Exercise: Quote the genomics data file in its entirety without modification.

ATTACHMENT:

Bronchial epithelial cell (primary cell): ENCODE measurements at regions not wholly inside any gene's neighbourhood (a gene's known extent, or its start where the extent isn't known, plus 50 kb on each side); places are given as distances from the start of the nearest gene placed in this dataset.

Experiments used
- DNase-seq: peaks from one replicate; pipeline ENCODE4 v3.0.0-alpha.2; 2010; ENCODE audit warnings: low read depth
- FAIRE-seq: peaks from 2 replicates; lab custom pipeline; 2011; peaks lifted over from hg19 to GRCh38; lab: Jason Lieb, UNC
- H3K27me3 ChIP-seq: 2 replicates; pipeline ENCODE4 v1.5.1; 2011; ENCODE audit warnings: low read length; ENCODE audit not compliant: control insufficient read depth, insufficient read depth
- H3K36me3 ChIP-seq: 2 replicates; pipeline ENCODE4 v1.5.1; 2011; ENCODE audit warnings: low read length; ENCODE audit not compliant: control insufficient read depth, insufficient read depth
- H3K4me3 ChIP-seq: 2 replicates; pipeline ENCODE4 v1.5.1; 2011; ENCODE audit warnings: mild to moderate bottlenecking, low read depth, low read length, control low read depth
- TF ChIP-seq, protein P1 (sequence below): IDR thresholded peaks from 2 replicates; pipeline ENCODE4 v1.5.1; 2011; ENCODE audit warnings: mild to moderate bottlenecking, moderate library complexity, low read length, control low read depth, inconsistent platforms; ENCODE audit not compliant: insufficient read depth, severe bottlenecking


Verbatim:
Bronchial epithelial cell (primary cell): ENCODE measurements at regions not wholly inside any gene's neighbourhood (a gene's known extent, or its start where the extent isn't known, plus 50 kb on each side); places are given as distances from the start of the nearest gene placed in this dataset.

Experiments used
- DNase-seq: peaks from one replicate; pipeline ENCODE4 v3.0.0-alpha.2; 2010; ENCODE audit warnings: low read depth
- FAIRE-seq: peaks from 2 replicates; lab custom pipeline; 2011; peaks lifted over from hg19 to GRCh38; lab: Jason Lieb, UNC
- H3K27me3 ChIP-seq: 2 replicates; pipeline ENCODE4 v1.5.1; 2011; ENCODE audit warnings: low read length; ENCODE audit not compliant: control insufficient read depth, insufficient read depth
- H3K36me3 ChIP-seq: 2 replicates; pipeline ENCODE4 v1.5.1; 2011; ENCODE audit warnings: low read length; ENCODE audit not compliant: control insufficient read depth, insufficient read depth
- H3K4me3 ChIP-seq: 2 replicates; pipeline ENCODE4 v1.5.1; 2011; ENCODE audit warnings: mild to moderate bottlenecking, low read depth, low read length, control low read depth
- TF ChIP-seq, protein P1 (sequence below): IDR thresholded peaks from 2 replicates; pipeline ENCODE4 v1.5.1; 2011; ENCODE audit warnings: mild to moderate bottlenecking, moderate library complexity, low read length, control low read depth, inconsistent platforms; ENCODE audit not compliant: insufficient read depth, severe bottlenecking